Introduction to quantum field theory
The lectures consists of two basic parts. The first part begins with the
introduction to the classical YangMills field theory. Next, the nonabelian
gauge theories quantization is explained, and basic notions of the perturbation
theory including renormalization theory are introduced. The asymptotic freedom
and confinement phenomena are discussed. The second part of the lectures is
devoted to explanation of basic notions of the eletroweak theory.
Prerequisite Knowledge:
The knowledge of basic notions of quantum electrodynamics is assumed (Volume 1 of ref. [1]).
The course (except for lectures on BRST quantization and quantum anomalies) is designed for
theoreticalphysics students, who do not specialize in the QFT and mathematical physics areas.
Examinations and Grading:
For A grade it is required to hand in 80% of the exercise sheets. An overall grade depends on the problems solved by the student and his finalexam grade.
Syllabus
Lectures
 Introduction. Strong and weak interactions as gauge ones
 Basics from Lie algebras and its representation theory
 Classical YangMills theory
 Gauge fields, gauge transform. Local and non local observables
 Action
 Equations of motion
 Conserved current
 Poisson brackets
 Geometrical interpretation of gauge fields
 Gauge theory quantization in hamiltonian approach.
Quantization of fields with the first order constraints and gauge fixing. Finite dimensional model example
 Choosing a gauge. Background field gauge. FaddeevPopov ghosts. Gribovs ambiguity
 Feynman rules
 BRST quantization
 BRST operator and its cohomologies
 Geometrical interpretation of BRST
 Ward identities (SlavnovTaylor)
 Unitarity
 Renormalization theory. Regularizations and subtraction schemes
 Review on different regularizations
 Divergency index for a diagram
 Z factors
 Gauge theory renormalization
 Asymptotic freedom
 One loop beta function
 Effective charge
 Anomalous dimensions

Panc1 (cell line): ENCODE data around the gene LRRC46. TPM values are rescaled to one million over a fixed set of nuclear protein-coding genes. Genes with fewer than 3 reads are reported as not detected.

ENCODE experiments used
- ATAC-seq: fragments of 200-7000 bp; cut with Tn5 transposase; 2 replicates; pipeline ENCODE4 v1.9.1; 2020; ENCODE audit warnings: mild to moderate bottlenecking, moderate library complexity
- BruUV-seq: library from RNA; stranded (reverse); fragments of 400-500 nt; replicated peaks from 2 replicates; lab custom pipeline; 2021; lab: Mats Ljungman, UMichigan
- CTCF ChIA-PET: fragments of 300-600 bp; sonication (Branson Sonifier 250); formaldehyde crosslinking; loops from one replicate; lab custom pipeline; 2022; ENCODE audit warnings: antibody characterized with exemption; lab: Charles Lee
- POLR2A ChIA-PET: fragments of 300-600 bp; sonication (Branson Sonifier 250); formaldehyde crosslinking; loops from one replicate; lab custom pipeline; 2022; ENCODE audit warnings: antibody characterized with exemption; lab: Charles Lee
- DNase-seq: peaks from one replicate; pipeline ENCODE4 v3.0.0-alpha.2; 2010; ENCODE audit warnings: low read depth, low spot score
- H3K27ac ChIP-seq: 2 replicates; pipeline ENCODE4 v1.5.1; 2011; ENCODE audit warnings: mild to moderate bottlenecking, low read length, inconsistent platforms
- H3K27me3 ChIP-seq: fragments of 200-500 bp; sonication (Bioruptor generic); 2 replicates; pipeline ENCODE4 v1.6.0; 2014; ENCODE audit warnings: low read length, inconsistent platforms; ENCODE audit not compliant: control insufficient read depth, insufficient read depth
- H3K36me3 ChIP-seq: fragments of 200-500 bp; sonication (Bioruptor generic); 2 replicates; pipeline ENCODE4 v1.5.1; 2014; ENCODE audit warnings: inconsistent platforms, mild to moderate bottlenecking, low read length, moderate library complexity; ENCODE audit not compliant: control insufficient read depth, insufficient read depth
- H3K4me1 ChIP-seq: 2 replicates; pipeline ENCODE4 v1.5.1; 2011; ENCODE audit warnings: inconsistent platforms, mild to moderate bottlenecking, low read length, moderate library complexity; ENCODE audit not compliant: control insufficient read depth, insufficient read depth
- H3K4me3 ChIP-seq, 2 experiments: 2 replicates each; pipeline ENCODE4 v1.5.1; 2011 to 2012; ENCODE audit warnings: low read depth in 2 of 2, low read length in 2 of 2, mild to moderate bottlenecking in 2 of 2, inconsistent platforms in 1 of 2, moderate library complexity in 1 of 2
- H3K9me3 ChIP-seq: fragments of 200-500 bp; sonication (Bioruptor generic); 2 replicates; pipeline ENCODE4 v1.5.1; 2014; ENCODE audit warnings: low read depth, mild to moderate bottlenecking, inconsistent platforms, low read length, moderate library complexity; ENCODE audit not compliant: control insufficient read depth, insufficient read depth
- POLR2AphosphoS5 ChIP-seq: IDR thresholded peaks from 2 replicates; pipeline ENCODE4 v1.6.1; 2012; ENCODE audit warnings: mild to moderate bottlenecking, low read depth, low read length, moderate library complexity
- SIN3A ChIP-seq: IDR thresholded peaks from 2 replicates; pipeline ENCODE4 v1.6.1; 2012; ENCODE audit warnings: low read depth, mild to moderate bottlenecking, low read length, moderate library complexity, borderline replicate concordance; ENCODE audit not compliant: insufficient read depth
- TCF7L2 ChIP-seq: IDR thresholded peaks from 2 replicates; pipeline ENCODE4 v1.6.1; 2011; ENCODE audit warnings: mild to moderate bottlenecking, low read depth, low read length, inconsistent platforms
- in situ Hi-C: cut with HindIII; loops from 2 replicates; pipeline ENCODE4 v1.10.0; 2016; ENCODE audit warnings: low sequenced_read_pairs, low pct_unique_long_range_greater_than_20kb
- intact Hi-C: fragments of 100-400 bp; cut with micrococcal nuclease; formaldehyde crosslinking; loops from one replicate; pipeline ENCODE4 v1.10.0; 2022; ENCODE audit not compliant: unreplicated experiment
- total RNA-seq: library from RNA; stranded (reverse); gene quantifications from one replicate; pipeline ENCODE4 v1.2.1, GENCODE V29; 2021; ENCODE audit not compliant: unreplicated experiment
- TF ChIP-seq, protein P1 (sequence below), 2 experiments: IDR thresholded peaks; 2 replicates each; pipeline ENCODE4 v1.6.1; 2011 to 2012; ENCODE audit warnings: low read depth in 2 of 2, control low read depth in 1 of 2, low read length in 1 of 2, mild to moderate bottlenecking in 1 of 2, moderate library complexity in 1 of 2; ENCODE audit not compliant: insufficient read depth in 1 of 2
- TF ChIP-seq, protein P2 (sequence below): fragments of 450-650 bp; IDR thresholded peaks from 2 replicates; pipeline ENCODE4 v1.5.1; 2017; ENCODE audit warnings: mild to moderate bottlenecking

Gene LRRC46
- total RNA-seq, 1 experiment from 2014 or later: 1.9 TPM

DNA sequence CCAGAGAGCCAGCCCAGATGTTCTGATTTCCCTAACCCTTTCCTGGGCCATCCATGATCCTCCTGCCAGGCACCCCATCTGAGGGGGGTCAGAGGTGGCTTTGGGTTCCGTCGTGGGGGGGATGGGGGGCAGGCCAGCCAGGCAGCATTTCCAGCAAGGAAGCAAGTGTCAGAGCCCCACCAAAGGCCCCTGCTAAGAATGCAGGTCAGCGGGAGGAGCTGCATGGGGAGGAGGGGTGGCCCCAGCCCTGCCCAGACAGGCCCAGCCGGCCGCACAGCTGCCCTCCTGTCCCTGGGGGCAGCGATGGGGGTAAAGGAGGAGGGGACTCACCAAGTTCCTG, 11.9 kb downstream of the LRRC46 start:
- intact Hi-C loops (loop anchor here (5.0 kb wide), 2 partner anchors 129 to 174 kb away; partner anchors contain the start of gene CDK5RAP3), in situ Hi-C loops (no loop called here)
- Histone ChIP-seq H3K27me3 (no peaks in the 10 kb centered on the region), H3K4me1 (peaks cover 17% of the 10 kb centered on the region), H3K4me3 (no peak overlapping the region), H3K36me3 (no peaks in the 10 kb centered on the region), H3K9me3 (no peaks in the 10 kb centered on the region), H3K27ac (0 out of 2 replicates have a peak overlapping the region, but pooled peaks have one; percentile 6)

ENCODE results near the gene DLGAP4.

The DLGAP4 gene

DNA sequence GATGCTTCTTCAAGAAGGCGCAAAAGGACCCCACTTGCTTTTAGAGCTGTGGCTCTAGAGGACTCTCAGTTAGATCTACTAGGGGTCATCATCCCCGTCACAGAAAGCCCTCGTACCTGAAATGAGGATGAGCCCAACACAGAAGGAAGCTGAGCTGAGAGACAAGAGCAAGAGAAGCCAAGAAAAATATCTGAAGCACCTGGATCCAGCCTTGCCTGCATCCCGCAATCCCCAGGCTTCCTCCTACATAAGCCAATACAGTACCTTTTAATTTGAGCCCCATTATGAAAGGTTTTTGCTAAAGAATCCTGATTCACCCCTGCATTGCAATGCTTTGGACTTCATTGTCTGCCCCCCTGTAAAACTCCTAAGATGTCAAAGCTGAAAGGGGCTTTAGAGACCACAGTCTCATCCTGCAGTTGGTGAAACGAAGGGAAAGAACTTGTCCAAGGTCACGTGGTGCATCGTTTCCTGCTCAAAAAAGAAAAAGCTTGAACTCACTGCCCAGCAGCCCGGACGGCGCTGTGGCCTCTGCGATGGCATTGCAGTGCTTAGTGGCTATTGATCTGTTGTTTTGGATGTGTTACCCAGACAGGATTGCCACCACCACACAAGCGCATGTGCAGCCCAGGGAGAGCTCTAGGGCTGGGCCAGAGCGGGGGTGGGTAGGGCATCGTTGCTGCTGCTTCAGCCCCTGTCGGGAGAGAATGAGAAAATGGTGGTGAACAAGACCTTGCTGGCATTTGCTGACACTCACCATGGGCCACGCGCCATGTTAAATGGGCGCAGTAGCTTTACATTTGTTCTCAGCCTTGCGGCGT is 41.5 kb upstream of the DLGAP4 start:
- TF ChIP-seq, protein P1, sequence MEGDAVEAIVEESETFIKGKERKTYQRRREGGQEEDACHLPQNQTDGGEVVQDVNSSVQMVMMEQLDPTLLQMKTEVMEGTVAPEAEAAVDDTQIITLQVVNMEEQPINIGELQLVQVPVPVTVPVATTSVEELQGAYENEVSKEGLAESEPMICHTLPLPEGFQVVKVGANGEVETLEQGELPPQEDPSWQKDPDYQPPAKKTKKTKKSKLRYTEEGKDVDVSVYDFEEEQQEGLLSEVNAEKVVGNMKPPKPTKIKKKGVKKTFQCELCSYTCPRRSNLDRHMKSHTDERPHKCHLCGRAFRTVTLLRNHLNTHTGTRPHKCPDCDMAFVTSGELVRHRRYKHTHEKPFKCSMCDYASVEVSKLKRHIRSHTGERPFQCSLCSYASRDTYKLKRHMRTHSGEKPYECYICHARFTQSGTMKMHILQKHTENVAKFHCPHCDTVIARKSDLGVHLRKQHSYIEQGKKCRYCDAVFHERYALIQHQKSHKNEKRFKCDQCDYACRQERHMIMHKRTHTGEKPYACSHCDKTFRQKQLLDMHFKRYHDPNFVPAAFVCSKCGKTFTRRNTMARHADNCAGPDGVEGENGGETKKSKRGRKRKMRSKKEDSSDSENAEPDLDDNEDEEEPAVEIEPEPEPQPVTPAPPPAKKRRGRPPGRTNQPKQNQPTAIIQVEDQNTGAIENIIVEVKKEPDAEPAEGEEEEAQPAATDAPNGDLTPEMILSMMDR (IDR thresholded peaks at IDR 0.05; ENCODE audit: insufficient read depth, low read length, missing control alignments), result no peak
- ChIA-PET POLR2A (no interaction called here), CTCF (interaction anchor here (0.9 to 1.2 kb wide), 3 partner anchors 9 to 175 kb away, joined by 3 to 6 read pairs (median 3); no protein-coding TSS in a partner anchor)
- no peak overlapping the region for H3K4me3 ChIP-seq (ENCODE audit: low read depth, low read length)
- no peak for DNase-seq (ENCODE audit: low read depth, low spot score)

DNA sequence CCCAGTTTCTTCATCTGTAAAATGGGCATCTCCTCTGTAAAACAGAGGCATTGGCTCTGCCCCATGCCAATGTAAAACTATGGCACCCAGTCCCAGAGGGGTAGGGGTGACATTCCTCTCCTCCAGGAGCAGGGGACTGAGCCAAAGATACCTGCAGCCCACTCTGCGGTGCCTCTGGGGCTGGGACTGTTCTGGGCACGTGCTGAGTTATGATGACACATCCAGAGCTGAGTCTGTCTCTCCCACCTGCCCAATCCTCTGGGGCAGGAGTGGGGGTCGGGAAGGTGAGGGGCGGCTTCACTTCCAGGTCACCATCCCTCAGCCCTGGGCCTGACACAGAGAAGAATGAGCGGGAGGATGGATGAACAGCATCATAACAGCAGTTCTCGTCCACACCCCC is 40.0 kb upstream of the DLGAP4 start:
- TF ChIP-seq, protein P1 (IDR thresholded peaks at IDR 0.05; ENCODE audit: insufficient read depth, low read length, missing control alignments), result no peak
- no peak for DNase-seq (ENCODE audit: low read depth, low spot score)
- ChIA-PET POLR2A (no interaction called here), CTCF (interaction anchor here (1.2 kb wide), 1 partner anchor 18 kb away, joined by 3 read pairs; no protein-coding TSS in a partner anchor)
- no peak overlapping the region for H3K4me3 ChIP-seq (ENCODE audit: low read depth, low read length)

Dimensional transmutation
 Dilatational anomaly
 Quantum Chromodynamics
 Quarks and hadrons
 Confinement
 Large N limit
 Weak interactions
 Leptons
 Weak current structure
 VA theory
 Meson decay. C P violation
 Spontaneous local and global symmetry breaking
 Goldstone theorem
 Higgs mechanism
 Quantization of fields with spontaneous gauge symmetry breaking
 tHooft gauge
 Standard model
 Gauge sector
 Higgs sector
 Quarks and leptons
 CKM matrix
 Anomalies in gauge theories
 Anamalous symmetries
 Classification of anomalies
 VergelesFujikawa method
 Chiral anomalies cancellation in Standard model
Exercise classes:
 Repetition. Basic notion on free fields theory
 Repetition. Basic notions of quantum elctrodynamics
 Repetition. Fermionic functional integral. Effective poteniial. Renormalization group, beta function (GrossNevue model)
 YangMills Lagrangian. Gauge symmetry. Lie algebras. Representations of SU(2) and SU(3)
 YangMills theory. Feynman rules. Ghosts. Gauge fixing
 Effective action. Background field method. One loop computations. Functional determinants
 computation
 Renormalization. Beta function, anomalous dimensions. Renormalization group
 CallanSymanchik equation. Asymptotic freedom. Dimensional transmutation, logarithmic corrections to scaling, spontaneous mass generation
 Renormalization group. Double logarithms
 Spontaneous symmetry breaking (ColemanWienberg model)
 Higgs mechanism
 Electro weak theory. CP violation and simple scatetings
 Chiral anomalies
 Discussion on remaining homework problems
Recommended texts
 Claude Itzykson, JeanBernard Zuber, Quantum Field Theory. McGrawHill, New York.
 Steven Weinberg, "The quantum theory of fields" Vol. 13, Cambridge university press.
 M. Peskin & D. Schroeder, "An introduction to quantum field theory", Westview press.
 . , " ", ., , 2009.
 A.A. Slavnov, L.D. Faddeev, Gauge Fields: Introduction to Quantum Theory (Frontiers in Physics S.)
 L. B. Okun, Leptons and Quarks, Elsevier Science.
 . . , . . , " ", ., , 1984.
 . . , " ", 150, 337416 (1986).